How to Merge Two Small Businesses

by Julie Davoren ; Updated September 26, 2017
Business owners merge their separate businesses in hopes of forming a stronger entity.

A merger combines two separate companies into one new business. Mergers can be lucrative, especially for small businesses that are struggling to survive, as they can use it as a growth strategy. With proper planning for the transition, mergers can be a positive move for small businesses, particularly the vertical merger. The challenge is to blend cultures effectively and ensure that the joint venture is compatible.

Plan ahead to determine the best avenue to take that will facilitate the merging of organizational cultures that will avoid “collision.” You may need to have the businesses operate as separate entities at first or have one absorb the other. In the latter, you must give careful thought to the integration of cultures. While the focus is on financial gain, you must maintain and possibly boost staff morale. Integrate teams that include members from both entities so that they understand they are one entity with one goal.

Consult a merger intermediary, like a business broker who handles mergers of small businesses. They charge a percentage of the cost price for their services, which includes valuation, terms for sale and a follow up on all required legal procedures.

Negotiate beforehand who will stay and who will go. You do not need to duplicate duties. Agree on who will be in charge of what tasks so that you avoid conflicts. While each owner reigned supreme in his company, both cannot enjoy the same function in the newly created company.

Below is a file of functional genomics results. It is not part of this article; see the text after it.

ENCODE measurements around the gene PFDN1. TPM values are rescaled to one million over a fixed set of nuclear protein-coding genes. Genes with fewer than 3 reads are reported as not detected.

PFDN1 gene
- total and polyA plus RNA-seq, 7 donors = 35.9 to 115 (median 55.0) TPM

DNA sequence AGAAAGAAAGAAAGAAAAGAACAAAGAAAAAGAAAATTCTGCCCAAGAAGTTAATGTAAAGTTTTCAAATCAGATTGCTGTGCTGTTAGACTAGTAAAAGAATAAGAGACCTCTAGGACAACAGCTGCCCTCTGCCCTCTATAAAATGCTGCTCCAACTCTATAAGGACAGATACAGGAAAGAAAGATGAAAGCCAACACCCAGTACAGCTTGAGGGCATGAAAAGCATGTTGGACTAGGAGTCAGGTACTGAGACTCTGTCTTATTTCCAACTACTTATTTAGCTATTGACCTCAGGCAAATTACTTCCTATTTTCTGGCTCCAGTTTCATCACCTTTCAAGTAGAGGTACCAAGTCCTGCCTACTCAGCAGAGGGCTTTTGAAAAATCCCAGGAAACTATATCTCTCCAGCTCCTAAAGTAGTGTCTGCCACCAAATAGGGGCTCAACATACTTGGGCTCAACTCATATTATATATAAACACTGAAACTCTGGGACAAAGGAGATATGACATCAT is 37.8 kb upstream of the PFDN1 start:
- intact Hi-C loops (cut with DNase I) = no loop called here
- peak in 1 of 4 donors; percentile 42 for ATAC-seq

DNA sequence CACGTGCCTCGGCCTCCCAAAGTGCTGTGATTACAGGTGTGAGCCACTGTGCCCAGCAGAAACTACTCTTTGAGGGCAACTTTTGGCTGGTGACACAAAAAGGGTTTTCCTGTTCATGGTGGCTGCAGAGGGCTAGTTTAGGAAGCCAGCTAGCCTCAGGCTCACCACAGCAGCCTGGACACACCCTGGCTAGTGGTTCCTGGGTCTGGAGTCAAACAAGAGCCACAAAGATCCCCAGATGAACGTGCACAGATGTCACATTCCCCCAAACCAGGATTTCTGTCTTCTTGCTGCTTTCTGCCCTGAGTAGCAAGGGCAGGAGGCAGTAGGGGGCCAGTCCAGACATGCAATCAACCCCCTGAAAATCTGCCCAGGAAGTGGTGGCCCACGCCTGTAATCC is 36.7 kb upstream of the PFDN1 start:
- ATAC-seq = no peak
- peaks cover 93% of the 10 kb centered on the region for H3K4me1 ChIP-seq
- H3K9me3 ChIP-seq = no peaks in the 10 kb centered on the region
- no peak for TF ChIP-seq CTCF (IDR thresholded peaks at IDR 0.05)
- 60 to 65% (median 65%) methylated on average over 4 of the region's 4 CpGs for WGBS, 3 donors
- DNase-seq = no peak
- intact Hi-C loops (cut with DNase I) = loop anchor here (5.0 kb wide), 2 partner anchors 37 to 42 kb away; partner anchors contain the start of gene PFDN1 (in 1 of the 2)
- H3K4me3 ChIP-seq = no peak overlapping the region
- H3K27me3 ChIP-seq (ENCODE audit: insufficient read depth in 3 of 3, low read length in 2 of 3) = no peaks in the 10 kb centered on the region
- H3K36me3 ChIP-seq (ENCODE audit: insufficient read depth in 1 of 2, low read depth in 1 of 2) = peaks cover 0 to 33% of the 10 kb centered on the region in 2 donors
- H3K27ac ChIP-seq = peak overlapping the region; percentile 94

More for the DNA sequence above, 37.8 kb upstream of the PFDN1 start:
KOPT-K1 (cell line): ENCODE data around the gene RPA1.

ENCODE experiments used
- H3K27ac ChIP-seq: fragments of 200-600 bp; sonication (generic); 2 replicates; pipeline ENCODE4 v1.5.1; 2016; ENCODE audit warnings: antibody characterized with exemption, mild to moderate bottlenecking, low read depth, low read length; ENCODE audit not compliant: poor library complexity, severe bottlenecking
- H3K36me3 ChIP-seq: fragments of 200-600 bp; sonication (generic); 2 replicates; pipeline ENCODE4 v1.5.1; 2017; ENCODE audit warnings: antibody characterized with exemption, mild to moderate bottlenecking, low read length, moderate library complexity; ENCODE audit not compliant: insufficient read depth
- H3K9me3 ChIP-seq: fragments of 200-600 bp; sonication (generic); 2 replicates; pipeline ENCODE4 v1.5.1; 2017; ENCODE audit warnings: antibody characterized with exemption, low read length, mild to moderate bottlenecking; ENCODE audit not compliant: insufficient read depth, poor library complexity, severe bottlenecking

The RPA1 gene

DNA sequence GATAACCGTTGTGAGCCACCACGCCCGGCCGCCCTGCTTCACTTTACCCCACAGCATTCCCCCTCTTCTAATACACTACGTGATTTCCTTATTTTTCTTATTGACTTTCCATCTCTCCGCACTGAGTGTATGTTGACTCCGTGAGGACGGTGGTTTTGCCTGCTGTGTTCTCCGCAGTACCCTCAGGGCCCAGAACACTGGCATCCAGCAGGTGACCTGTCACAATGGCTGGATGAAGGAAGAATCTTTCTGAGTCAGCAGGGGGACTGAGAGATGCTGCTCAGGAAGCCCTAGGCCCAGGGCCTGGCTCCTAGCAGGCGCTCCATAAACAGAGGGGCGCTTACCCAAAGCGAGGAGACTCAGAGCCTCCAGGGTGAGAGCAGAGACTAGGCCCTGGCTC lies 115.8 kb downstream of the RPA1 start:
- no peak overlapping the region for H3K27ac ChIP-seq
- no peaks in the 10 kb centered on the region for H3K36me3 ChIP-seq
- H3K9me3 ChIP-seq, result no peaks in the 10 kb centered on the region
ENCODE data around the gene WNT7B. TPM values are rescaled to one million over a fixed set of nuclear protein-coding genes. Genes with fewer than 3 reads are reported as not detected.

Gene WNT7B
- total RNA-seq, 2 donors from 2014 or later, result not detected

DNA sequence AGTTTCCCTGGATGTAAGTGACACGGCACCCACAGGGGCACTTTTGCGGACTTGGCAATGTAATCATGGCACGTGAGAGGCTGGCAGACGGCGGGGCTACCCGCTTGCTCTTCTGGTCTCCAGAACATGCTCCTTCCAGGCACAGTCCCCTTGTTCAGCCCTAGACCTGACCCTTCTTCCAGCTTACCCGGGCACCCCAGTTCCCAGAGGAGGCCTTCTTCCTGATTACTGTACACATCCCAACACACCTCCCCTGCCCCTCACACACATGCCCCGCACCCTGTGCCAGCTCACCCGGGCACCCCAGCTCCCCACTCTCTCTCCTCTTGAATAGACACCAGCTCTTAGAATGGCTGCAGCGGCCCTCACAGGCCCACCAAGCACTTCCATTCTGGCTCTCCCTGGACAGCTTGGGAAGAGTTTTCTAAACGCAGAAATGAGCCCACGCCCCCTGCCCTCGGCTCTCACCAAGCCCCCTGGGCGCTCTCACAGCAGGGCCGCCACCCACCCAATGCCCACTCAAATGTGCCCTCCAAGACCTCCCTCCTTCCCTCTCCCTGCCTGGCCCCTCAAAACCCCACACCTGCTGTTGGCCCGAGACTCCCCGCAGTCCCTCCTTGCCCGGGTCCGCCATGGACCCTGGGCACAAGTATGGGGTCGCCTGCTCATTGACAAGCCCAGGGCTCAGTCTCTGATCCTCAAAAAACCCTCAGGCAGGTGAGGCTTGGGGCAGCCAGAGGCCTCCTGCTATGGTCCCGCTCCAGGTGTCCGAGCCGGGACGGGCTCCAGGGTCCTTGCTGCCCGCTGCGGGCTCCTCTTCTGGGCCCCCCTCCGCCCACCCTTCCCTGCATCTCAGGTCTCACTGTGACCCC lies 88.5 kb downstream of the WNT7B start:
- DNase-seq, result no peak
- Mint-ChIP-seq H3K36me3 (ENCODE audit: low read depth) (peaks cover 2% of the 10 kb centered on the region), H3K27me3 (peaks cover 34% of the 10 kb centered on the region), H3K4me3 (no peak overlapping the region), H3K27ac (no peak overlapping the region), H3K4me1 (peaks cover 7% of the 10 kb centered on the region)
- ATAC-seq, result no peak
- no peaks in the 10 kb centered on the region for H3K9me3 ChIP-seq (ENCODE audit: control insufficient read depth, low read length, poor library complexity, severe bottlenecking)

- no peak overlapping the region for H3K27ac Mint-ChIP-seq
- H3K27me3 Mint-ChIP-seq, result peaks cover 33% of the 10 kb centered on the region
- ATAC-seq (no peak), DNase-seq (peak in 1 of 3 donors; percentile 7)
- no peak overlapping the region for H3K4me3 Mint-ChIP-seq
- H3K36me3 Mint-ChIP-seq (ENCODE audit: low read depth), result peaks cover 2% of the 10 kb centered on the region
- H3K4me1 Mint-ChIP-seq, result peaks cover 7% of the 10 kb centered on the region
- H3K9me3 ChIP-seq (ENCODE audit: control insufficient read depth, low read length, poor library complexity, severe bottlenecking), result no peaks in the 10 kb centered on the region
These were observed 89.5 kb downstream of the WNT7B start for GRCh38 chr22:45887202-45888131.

Determine your new company’s name and check the baggage that you will inherit, such as the debts, employment contracts and obligations of the other company.

Decide which policies of both companies are best and retain them. Avoid keeping only your original company's policies and do not destroy policies of the other company that are vital to achieving goals.

Employ the services of an attorney to manage your merger closing processes. The closing of the sale is similar to that of buying a house. Your attorney will oversee the legal and financial aspects of the agreement. There are technical issues that can have an impact on the taxation of the transaction and create unnecessary costs. Although these services come with a price, avoiding unnecessary cost can make the services well worth the price.


  • The implementation of a merger is not without teething pains, but these can be minimal if both parties take the time to discuss and agree on the way forward before signing a deal. Failure to do so can undermine the success of the merged businesses.

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